When the law committee convened in Maryland last week, it considered four separate legal opinions on homosexual sex, and the possibility of sanctioning gay clergy and same-sex relationships. The most liberal opinion — a wholesale rejection of the ban on homosexuality co-authored by Rabbi Gordon Tucker, a rumored candidate for the JTS post — was classified as a takanah, through the vote of a modest majority, and over the objections of its authors. . . .
A “rumored candidate for the JTS [chancellor’s] post,” eh? The very same contest from which candidates have been dropping like flies? Never mind. Truth to tell, Tucker’s no Gordy-come-lately when it comes to pro-homosexual agitation. Indeed, as far back as 1993, he wrote the following interesting line in a piece favoring legitimacy for homosexuals (emphasis mine): “… I must acnowledge at the outset that in my movement (and, I believe, in classical rabbinic Judaism generally) we have never taken ‘the Torah says so clearly’ as a final, decisive and unchallengeable argument.” Methinks that to say stuff like that, you really, truly have to believe it (or have recently smoked a fair amount of a controlled substance).
More from the Forward piece:
In the days after the law committee meeting, rabbis across the movement reacted with a mixture of befuddlement, anger and frustration. Some rabbis have said that their ignorance about the new takanah provision is emblematic of what they described as the overall secrecy surrounding the law committee’s deliberations on homosexuality. Law committee meetings generally are open to the movement’s rabbis, but not the sessions on homosexuality.
“Emblematic . . . of the overall secrecy sorrounding the law committee’s deliberations on homosexuality”? These rabbis know better than most that the secrecy isn’t limited to this issue. Non-RA rabbis, let alone laypeople, can’t even get copies of Law Committee responsa. The secrecy extends far beyond the realm of law, of course, to things like this report from the Forward in February 2005:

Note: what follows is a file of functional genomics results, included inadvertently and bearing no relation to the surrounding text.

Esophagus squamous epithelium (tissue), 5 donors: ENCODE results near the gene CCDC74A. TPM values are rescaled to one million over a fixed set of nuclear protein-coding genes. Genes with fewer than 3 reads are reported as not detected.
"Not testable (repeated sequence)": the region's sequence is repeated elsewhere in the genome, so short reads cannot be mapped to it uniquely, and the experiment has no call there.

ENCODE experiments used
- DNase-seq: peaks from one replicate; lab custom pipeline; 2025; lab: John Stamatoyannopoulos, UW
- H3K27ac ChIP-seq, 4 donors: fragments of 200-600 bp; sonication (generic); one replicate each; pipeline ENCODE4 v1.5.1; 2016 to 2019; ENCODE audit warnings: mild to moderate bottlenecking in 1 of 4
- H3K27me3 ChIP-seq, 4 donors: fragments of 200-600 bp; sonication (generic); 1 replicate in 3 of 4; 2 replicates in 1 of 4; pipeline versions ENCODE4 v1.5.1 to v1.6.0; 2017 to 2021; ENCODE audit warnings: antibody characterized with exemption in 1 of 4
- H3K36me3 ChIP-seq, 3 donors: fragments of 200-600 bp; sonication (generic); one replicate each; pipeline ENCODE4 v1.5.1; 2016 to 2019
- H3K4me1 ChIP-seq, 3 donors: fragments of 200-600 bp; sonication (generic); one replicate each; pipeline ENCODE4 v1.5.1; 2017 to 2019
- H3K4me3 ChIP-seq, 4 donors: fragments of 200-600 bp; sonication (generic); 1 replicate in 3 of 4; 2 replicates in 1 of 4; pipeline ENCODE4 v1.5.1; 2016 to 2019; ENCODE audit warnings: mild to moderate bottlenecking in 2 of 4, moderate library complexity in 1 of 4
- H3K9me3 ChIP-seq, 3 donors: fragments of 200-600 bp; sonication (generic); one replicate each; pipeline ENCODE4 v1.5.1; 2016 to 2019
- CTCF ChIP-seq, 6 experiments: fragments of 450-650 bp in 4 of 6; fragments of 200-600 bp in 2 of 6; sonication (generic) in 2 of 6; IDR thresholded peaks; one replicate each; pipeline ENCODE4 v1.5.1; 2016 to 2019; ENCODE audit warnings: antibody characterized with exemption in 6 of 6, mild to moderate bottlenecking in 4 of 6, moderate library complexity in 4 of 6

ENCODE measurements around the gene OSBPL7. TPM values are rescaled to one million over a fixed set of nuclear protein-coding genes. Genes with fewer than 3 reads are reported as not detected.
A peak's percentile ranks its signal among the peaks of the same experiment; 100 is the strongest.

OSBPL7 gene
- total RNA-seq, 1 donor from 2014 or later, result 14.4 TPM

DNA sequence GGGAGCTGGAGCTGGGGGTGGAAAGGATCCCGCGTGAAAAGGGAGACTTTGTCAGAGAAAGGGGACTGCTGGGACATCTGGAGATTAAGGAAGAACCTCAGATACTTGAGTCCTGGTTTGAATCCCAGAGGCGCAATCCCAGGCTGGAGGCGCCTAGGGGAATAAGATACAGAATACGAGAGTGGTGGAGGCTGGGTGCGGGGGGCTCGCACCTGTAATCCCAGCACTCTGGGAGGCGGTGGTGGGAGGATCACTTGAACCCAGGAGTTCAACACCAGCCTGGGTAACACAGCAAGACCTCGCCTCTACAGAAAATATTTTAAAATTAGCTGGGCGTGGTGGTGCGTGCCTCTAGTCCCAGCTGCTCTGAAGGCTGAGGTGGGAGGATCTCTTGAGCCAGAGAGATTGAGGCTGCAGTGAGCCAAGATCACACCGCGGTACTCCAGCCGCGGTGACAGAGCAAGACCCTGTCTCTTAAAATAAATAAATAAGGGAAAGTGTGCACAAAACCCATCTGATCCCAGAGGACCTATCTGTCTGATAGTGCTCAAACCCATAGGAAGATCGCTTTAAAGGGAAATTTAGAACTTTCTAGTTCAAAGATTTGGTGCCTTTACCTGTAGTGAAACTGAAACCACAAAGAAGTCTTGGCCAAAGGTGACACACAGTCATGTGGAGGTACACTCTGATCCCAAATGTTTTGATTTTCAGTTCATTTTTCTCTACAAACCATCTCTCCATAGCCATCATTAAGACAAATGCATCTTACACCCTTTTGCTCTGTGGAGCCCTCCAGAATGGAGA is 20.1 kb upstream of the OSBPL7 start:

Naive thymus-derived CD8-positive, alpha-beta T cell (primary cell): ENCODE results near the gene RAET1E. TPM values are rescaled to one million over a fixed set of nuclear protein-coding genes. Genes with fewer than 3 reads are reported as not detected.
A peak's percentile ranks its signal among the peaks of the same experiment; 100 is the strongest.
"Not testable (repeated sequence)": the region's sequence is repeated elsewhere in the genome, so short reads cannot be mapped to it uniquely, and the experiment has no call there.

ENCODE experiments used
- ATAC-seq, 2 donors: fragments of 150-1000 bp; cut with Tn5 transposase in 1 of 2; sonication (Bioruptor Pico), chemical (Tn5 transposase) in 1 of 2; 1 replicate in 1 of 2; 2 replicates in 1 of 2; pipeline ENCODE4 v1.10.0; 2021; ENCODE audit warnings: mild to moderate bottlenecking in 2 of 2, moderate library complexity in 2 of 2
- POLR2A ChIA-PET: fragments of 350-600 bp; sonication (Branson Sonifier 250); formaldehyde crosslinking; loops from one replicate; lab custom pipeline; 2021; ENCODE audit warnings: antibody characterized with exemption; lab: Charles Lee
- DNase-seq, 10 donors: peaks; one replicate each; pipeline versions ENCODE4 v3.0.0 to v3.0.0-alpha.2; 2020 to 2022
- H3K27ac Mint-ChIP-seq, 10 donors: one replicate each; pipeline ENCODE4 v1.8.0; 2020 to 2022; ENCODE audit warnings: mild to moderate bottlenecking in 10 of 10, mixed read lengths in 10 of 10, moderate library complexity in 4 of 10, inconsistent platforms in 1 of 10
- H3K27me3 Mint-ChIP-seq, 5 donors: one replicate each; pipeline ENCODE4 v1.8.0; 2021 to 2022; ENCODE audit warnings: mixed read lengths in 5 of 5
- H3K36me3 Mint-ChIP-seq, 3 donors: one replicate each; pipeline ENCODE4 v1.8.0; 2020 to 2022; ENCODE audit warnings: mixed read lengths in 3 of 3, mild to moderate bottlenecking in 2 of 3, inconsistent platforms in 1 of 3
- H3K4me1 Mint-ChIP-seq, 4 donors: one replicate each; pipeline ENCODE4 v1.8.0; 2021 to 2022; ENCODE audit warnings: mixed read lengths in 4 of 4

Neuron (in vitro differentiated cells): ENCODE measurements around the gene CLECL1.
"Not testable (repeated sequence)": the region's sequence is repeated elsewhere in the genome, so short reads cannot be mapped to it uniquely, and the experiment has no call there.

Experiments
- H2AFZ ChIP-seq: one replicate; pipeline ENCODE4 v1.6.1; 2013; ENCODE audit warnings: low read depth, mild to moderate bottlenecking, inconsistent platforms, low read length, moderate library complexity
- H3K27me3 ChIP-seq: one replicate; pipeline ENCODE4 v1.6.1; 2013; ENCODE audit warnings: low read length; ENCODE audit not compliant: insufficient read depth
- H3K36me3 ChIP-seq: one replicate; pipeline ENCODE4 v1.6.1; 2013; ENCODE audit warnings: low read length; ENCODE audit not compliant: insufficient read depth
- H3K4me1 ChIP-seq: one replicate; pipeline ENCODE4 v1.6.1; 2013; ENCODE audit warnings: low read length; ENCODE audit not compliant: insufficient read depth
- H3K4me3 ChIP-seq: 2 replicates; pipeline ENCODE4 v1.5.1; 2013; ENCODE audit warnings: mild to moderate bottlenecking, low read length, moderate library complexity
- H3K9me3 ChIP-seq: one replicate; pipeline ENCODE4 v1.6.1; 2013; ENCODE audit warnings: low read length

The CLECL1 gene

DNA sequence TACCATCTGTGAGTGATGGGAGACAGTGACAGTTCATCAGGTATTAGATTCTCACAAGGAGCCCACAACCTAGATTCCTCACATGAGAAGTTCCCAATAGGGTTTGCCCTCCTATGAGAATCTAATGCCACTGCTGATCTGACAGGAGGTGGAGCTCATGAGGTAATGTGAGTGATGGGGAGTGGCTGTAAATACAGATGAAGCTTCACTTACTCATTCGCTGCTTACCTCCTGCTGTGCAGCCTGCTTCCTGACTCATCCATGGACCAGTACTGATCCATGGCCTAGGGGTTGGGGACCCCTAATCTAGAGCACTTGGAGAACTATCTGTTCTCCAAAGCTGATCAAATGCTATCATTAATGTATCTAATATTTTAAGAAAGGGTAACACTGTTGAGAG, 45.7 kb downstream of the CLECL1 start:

The departure of CFO Richard Bengloff marks the second resignation in four months of a top seminary financial officer. Longtime seminary controller S. David Shapiro abruptly resigned his post November 9, 2004, only weeks before news stories disclosed that JTS was struggling to cover tens of millions of dollars in debt borrowed from undisclosed sources. . . .
The seminary’s director of communications, Elise Dowell, declined to discuss the institution’s financial situation, or to provide the Forward with a copy of the seminary’s annual report or with any investment policy statements. She declined to discuss how the endowment is invested or whether it had grown or shrunk in recent years.
Dowell declined to address the significance of the departure of two top financial officers in such a short time frame. But a veteran faculty member, who requested anonymity, said: “There seems to be some sort of hidden smelly mess in there that is not being publicized, and the people who get too close to it don’t want to get mixed up [with it].”
This past December, Dowell confirmed that Shapiro abruptly resigned as controller November 9 to become executive director of a day school in New Jersey. She would not discuss whether Shapiro’s departure was related to the seminary’s financial crisis. . . .
JTS officials said in December that major borrowing was necessary to offset declining income from investments and donations that did not meet projections. But Schorsch, stated in his December e-mail that the school is in fine fiscal health and that a business plan was being developed to reduce the debt. “JTS is exceedingly strong financially. Our assets far exceed liabilities by many times,” wrote Schorsch. . . .
On Tuesday Dowell declined to answer questions about the seminary’s debt or its debt-reduction plan. “We have a plan in place and we are moving forward,” she said. “We are not going to go into specifics.”
Asked about JTS’s unwillingness to provide basic information, an expert on the financial practices of nonprofit institutions said, “We think a public institution owes it to its donors, the public and the press to be transparent and accountable.”
How’s that for secrecy?
Once more from the Forward‘s report:
Other rabbis have questioned whether the rule change — which was adopted after the law committee had already reopened active consideration of homosexuality — was designed to stack the deck against reform, even at the expense of undermining the movement’s historical tolerance for a diversity of opinions. . . .